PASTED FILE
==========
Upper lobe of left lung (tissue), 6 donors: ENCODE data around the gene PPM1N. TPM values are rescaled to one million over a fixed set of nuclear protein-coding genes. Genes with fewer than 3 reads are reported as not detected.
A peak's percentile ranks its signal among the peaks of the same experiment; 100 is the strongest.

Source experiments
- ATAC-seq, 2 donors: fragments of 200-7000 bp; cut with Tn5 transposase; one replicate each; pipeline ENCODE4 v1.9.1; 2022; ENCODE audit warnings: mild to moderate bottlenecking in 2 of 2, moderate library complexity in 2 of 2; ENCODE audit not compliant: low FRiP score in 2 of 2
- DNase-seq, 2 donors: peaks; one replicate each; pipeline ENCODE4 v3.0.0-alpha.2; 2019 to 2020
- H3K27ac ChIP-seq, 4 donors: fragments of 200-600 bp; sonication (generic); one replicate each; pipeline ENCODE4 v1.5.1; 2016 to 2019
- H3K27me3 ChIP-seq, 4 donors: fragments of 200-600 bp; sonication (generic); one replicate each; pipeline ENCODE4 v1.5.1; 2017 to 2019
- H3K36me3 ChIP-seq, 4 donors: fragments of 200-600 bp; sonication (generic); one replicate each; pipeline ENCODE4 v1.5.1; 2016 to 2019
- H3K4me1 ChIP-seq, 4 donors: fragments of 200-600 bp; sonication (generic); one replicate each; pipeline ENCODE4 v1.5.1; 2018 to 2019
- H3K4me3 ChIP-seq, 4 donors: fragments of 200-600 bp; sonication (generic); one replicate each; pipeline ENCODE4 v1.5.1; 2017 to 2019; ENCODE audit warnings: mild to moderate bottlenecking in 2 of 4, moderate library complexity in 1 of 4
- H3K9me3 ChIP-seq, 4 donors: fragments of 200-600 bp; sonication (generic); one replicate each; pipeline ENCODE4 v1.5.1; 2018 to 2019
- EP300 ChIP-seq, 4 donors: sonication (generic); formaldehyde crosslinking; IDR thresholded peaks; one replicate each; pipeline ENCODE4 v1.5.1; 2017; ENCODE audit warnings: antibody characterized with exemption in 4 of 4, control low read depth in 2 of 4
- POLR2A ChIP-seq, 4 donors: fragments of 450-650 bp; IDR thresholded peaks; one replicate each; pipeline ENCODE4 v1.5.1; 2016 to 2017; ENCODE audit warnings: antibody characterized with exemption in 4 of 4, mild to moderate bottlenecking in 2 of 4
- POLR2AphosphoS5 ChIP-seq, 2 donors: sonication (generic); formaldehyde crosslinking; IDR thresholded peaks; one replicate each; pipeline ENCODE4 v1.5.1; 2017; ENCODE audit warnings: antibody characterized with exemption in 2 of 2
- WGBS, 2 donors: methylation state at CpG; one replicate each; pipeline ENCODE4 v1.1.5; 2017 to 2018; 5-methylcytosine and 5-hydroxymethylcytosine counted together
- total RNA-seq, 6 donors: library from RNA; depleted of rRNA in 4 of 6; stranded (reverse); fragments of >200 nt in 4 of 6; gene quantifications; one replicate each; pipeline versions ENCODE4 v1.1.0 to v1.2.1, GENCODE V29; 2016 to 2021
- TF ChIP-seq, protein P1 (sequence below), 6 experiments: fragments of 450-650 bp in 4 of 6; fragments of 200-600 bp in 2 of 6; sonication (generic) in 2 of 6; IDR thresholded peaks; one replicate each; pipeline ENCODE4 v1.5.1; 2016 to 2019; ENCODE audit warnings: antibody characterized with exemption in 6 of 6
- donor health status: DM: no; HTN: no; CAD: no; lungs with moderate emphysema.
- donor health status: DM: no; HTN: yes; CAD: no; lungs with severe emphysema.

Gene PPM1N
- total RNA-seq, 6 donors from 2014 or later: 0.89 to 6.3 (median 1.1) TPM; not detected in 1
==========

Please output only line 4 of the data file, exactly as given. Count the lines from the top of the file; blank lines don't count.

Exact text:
- ATAC-seq, 2 donors: fragments of 200-7000 bp; cut with Tn5 transposase; one replicate each; pipeline ENCODE4 v1.9.1; 2022; ENCODE audit warnings: mild to moderate bottlenecking in 2 of 2, moderate library complexity in 2 of 2; ENCODE audit not compliant: low FRiP score in 2 of 2